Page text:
Collateral benefits of diabetes management associated with self-administered outpatient parenteral antimicrobial therapy

From the 2018 HVPAA National Conference

Anisha Ganguly (University Texas Southwestern Medical School), Larry Brown (Parkland Health and Hospital System), John Watkins (Parkland Center for Clinical Innovation), Vibin Roy (Parkland Center for Clinical Innovation), Kristin S. Alvarez (Parkland Health and Hospital System), Deepak Agrawal (University Texas Southwestern Medical Center), Kavita Bhavan (University)


Diabetes is common among patients in the Self-administered outpatient parenteral antimicrobial therapy (S-OPAT) program. Previous research has shown that engaging in self-care activates patient and thus improves outcomes of chronic diseases. Given the degree of patient activation demanded by the S-OPAT program, we hypothesized that S-OPAT may improve diabetes outcomes.


To determine if patient engagement through self-administration of IV antibiotics is associated with improved diabetes self-care


We conducted a before-after retrospective analysis of diabetic patients receiving S-OPAT. Diabetic patients were defined as having a HgbA1c >6.7 in the 6 months prior to initiation of S-OPAT. Outcomes were compared between the 6 month-period prior to and the 6-month period following initiation of S-OPAT. Outcomes of diabetes self-management included HgbA1c, diabetes medication adherence (as measured by proportion of days covered, or PDC), and use of any diabetes medication. A sub-group HgbA1c analysis was conducted among insulin users. Difference in outcome was tested for significance using paired t-tests.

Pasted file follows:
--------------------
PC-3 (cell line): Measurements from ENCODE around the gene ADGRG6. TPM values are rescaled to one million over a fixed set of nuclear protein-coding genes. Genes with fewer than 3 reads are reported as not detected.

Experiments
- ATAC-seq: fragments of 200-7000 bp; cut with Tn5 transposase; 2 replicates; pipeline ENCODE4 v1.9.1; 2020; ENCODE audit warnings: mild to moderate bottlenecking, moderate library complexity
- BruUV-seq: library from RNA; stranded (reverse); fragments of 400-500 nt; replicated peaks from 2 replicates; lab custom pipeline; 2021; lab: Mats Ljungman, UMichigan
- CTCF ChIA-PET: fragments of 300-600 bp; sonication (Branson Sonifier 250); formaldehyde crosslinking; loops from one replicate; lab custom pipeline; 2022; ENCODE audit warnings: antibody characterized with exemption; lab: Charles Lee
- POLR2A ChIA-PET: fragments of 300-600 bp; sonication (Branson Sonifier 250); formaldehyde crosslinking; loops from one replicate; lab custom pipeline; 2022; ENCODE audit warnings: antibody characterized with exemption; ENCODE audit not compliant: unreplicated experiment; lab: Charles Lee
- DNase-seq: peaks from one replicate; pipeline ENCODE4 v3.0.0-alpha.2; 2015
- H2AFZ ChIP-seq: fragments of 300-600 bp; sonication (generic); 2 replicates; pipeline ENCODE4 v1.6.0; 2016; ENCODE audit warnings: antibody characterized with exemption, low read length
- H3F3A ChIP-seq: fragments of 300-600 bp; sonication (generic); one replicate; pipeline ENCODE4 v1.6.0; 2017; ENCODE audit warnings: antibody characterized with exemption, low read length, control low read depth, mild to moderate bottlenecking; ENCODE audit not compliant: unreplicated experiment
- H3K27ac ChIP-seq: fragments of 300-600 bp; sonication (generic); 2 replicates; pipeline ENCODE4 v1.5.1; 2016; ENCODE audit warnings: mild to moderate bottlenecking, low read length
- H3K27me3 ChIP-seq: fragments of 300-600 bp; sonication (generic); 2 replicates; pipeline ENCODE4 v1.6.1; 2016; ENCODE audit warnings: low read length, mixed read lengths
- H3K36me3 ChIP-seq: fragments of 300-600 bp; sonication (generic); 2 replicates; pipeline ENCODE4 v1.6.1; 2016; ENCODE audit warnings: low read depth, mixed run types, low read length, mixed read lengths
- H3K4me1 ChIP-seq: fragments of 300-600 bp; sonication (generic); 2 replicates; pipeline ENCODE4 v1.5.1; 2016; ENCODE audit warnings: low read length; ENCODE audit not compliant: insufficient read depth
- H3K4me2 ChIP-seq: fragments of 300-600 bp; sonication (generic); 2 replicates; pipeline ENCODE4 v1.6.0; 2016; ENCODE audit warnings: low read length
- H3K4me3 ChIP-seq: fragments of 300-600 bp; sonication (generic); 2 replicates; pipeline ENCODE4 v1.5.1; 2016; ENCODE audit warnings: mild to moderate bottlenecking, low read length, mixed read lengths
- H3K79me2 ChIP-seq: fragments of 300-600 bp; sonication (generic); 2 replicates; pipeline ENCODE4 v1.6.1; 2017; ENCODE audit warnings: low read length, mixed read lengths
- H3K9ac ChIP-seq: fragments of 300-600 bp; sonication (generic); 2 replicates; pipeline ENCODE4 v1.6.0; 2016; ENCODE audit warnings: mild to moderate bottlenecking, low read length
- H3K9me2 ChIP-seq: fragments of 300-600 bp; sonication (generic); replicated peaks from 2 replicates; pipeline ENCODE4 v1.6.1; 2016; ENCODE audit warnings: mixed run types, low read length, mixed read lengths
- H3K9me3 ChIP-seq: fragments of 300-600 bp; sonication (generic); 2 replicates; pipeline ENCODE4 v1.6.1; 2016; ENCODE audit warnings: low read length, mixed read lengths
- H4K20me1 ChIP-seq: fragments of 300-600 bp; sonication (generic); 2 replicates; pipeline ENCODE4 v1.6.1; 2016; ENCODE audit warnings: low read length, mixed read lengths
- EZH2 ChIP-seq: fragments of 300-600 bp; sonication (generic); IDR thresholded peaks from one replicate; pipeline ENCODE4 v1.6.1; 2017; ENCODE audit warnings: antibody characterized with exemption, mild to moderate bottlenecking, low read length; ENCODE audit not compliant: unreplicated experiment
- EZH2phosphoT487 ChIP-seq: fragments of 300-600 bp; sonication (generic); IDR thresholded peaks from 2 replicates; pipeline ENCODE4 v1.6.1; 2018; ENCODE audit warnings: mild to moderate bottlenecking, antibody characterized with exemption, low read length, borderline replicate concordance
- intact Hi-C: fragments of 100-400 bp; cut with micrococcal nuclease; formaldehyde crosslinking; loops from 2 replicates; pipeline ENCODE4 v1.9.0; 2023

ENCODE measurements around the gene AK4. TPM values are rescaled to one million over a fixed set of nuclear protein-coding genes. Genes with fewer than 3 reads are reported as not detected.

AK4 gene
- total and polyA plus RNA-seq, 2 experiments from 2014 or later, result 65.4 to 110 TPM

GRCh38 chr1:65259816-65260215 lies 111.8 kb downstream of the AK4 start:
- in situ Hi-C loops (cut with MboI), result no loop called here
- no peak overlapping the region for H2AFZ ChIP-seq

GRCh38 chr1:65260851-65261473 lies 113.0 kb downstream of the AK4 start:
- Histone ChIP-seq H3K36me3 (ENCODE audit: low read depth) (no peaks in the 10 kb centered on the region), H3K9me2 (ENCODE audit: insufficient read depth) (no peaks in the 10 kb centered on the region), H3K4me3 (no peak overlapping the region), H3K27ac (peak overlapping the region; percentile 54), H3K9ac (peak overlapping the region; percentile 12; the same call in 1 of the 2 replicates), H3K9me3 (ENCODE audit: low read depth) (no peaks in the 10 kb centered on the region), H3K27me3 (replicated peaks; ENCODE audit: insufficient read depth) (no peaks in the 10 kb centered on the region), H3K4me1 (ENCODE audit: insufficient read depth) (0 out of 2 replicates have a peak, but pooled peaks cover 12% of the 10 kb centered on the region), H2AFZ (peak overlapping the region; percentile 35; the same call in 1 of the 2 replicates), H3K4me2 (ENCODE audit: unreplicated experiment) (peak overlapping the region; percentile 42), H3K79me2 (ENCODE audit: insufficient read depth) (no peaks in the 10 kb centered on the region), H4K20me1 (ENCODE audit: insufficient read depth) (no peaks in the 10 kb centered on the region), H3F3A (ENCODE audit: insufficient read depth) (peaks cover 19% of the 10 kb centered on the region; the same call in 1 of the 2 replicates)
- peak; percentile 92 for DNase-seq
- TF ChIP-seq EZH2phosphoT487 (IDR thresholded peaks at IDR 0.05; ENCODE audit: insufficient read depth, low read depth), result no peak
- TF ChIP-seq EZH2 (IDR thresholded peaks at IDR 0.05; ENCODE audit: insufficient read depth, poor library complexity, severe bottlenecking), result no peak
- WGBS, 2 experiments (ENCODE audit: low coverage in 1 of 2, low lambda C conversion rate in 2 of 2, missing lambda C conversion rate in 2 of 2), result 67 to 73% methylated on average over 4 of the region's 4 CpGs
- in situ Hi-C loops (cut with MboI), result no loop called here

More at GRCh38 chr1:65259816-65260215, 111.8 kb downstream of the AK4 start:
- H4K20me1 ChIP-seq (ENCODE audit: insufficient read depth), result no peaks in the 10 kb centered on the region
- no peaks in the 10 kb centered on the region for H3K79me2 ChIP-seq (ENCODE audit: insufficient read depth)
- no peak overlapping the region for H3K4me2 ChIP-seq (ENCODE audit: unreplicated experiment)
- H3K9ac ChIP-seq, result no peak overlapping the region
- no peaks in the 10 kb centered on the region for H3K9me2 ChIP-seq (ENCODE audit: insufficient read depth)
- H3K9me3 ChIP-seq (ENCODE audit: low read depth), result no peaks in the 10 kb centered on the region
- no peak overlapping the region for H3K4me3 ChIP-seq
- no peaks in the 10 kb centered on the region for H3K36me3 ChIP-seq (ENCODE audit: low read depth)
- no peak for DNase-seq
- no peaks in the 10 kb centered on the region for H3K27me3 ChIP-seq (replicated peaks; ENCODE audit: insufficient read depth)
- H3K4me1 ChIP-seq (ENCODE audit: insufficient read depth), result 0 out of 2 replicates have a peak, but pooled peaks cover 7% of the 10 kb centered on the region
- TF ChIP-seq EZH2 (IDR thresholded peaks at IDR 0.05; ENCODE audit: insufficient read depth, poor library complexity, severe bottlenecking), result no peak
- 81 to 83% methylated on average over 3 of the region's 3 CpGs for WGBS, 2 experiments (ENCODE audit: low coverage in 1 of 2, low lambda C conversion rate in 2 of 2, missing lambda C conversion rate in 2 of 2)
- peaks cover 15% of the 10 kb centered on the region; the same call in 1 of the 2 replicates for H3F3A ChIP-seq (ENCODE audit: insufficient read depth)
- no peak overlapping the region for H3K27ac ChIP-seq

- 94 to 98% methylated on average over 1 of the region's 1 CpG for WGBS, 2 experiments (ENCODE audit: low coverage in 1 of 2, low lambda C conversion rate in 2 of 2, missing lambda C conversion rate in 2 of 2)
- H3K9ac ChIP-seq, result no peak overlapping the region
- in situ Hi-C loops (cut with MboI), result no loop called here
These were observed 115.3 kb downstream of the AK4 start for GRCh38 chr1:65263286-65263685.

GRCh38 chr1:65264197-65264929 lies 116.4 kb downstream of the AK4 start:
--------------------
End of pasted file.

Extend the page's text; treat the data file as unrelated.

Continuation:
A total of 348 patients were identified for inclusion in the diabetes S-OPAT. The mean HgbA1c decreased by 1.82 from the 6 months prior to the 6 months after initiation of S-OPAT (p < 0.001). Subgroup analysis showed an additional significant reduction in HgbA1c among insulin users (p = 0.002). There were no differences in adherence rates to diabetes medications or initiation of medications pre and post-initiation of S-OPAT (p > 0.05). There was no significant change in the type or number of medications prescribed to these patients suggesting that the improvement was largely driven by improved self-care.


Initiation of S-OPAT was associated with a significant reduction in HgbA1c among diabetic patients. It is likely that the degree of patient engagement obtained through the S-OPAT model yields collateral benefits in other aspects of self-care, including glycemic control.

Implications for the Patient

Teaching models utilized in the Parkland S-OPAT program may have important implications for fostering patient engagement in clinical care beyond self-administered antimicrobial therapy. In appropriate settings, self-care is the effective and efficient model of health care.

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